It’s a new era. A new decade has dawned upon us, and a new mood will gradually start to set in as time goes on. The first noteworthy records are starting to trickle in in 2020’s waking moments, while the last late traces of 2019 are still lingering in the ether for review and comparison. Hip hop and country remain the most popular genres at the time of this writing, though there are already slight signs of a viable middle road appearing for the latter again that isn’t reliant on alternative renderings or cross-genre experimentation without central cohesion.
Enter Kolton Moore & The Clever Few. Kolton and co. have been around since the wee years of last decade and have two tracks that have exceeded the million mark (“Mine All Mine” at 3mil+, “Dear Mom” at 2mil respectively) on Spotify. Now, they’ve kicked off the 2020s with a new though fairly short release, aptly titled Everything Has Changed. Stylistically, Kolton and his posse are a lot who need not rely on exaggerated accents and overproduction to get their point across and inject a familiar rock edge into their wonderfully textured approach.
On to the album. “Stains on the Sheets” opens up with a sole acoustic guitar and Kolton Moore’s wonderful vocals before unfolding into a full, cleanly produced track perfectly suitable as an opener. Moore’s Indie-meets-Indiana hipster twang splashed up against a similarly describable musical backdrop produces the closest thing the pedestrian listener will hear to City and Colour singing 3 Doors Down’s “Not My Time.” Meanwhile, “Everything Has Changed” slows down into a twanging, brushing and keying introspective stroll in the wintery woods, a tune packed full of wonderfully channeled and controlled emotion and masterfully complimented by an expanding canvas collage of strings and ivories.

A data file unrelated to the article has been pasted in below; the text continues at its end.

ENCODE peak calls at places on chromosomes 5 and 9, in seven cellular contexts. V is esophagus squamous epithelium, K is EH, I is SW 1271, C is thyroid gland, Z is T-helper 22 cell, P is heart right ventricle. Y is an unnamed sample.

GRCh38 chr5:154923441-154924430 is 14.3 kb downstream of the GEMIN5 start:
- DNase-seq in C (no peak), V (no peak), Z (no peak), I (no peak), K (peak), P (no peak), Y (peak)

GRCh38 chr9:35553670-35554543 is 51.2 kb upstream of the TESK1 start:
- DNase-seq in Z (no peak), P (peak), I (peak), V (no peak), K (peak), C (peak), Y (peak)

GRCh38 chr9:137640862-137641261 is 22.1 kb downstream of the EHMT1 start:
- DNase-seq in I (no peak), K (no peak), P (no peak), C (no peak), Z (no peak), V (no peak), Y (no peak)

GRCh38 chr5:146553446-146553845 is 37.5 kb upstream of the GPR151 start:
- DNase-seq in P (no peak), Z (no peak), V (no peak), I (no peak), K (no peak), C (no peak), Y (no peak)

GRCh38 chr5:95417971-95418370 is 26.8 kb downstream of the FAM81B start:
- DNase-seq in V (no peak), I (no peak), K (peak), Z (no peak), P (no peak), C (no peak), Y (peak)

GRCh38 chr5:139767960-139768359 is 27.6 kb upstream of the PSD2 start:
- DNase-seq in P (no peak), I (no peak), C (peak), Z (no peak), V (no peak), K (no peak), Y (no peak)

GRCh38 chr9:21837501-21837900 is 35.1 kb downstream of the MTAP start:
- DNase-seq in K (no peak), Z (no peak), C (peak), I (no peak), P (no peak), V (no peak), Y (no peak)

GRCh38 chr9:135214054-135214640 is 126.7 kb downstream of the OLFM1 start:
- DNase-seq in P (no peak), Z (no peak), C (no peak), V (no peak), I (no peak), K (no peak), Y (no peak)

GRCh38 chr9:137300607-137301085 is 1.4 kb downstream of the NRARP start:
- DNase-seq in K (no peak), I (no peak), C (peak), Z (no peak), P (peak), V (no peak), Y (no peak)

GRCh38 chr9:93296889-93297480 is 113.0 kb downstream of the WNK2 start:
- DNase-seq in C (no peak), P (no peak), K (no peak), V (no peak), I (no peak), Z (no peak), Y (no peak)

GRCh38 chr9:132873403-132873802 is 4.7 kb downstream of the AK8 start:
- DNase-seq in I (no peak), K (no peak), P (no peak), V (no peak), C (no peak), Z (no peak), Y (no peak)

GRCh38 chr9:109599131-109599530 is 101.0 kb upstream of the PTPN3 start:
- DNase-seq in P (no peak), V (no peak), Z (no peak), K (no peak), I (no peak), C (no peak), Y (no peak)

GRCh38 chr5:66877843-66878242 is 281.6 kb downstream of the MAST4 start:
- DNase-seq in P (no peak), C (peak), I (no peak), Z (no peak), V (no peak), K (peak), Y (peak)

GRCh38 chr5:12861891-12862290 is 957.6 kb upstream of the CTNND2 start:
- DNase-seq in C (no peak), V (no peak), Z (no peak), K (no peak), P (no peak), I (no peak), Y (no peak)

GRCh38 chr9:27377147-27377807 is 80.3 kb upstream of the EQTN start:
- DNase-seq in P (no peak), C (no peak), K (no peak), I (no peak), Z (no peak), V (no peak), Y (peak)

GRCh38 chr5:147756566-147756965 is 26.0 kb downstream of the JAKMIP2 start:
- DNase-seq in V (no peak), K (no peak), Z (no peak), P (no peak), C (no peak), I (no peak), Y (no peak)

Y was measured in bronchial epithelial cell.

“Kyle’s Song” follows even further down this guitar-and-heart-string plucking path, markedly defined by a swelling lap steel and dedicated to a friend, brother or someone in that general orbit who had passed 13 years prior. Kolton laments woefully that said subject of this tearjerker would have been “32 years old… probably have a couple kids and a brick home.” Before things get too sad, however, “Mine All Mine (Revisited)” dusts off Kolton’s early hit-by-streams from 2012, switching up the gears to a sunnier retrospective on time spent with a past lover.
“Coming Home” hauls out the orchestra, which in combination with the regular plucking acoustic guitar makes for your basic Number 2 Pencil sentimental country song most of the time. That is mostly where this track falls, but there is enough of a unique flare to the song, perhaps mostly thanks to Kolton’s distinct vocal stylings that discern his output from much of regular country fare. “What’s Coming Next” looks more to the future instead of the past and is the most electrified track of the bunch, a well-handled burst of excitement and optimistic sunniness. “Peace in the Pines” concludes this seven-piece decade starter with a humble strum-along; the intimate soundtrack to a country hillside at dusk, woman in tow. On the note of “Don’t bother with those white and yellow lines,” the sun fades and the moon punches in, concluding a brief yet beautiful quest through sound- for now.
There isn’t a whole lot that needs to be said in summary of this record. If this is the way the decade is kicking off, excitement should be the term anyone and everyone uses to describe what is to come in these next ten years. This is a small and delicate dose of what awaits on the horizon, and the quality is outstanding. Well done, and we will see what comes of the music of the 2020s, as well as Kolton Moore & the Clever Few as time rolls on.